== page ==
08 Mar The Impact of Obamacare’s Replacement on Hospitals and Physicians
The bill the House Republicans put forth on Monday, The American Health Care Act (AHCA), to replace Obamacare probably has former Obama administration officials chuckling and should have Republican lawmakers cowering. It is highly unlikely this bill will pass in its current form.
This isn’t a political commentary and is intended to highlight the harsh realities of health insurance and how it affects hospitals and physicians. What both sides of the political spectrum should be learning is that there are no easy fixes.
Where does it leave hospitals and physicians? For hospitals, I suspect ultimately more uninsured patients. The eventual freeze on Medicaid expansion scheduled for 2020 could be a disaster but will likely be addressed after the mid-term elections in 2018.
Both hospitals and physicians would likely be adversely impacted by the elimination of mandated employer coverage as this would drive more employees to the individual marketplace – which the proposed bill does little to fix.
The impact on physician practices will probably be minimal because as long as high deductible plans prevail they will continue to struggle to collect high co-payments and deductibles.
Let’s examine some of the key components of the proposed bill.
While the hated individual mandate and related penalties go away, they are replaced with increased premiums for those who have a lapse in coverage. It seems to me that the resulting proposed 30% increase in premium results in a “penalty” that could be significantly greater that the $695 minimum under current law.
Competition Across State Lines
Allowing competition across state lines sounds good until you consider the realities of each state’s insurance laws. Without a set of national regulatory standards, will insurance companies attempt to jump through the hoops of 50 different state insurance commissioners to enter new markets?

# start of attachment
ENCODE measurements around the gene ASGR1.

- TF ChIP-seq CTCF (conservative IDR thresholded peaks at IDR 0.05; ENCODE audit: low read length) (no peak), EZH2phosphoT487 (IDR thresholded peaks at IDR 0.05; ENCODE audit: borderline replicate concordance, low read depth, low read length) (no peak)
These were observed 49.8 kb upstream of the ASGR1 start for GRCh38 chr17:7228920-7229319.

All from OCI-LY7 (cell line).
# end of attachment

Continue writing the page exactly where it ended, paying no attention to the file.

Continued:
There is plenty of precedent for the federal government to force states to standardize laws – national seatbelt, drinking age and drunk driving come to mind. While I’m not advocating any of this, the harsh reality is competition across state lines in the health insurance marketplace sounds good, but is a tough nut to crack. That’s likely the reason it isn’t in the proposed bill.
Premiums will likely be going up, not down, especially for the older pre-Medicare population ages 50-64. The proposed premium gap increases to 5X the lowest rate for this older age group. This probably gets premiums up close to the confiscatory rates before Obamacare — and with less coverage.
The proposal doesn’t address inadequacy of physician networks to fix the broken promise “you can keep your doctor.” In many states the only plans available in the individual market are HMO plans, which many providers eschew because of low reimbursement rates. I see nothing in the proposed bill that would fix this and, as with competing across state lines, absent some sort of national standard on the adequacy of physician networks, this is unlikely to change.
Reversing the Collapse of the Individual Marketplace
The collapse of the individual marketplace in many states isn’t addressed. While increasing the premium gap from low to high from 3X to 5X and the 30% “penalty” if coverage isn’t maintained are proffers to the insurance industry to remain in the individual marketplace, this is not required and far from guaranteed. Will those insurers who have exited unprofitable markets come back?
While insurers cry poor over losing money in the individual marketplace many are reaping huge profits from Medicare Advantage, Medicaid Expansion and the employer marketplace. Isn’t this just cost-shifting under another name? If the goal is to provide health coverage to all then shouldn’t the overall pool be aggregated? Without an incentive I don’t see insurers rushing into previously unprofitable markets. Why not force insurers to participate in the individual marketplace by tying it to their participation in Medicare Advantage and Medicaid expansion programs?
This bill is a long way away from serious consideration and both sides of the political spectrum are unhappy with many of the proposed provisions. It will be an interesting debate to watch.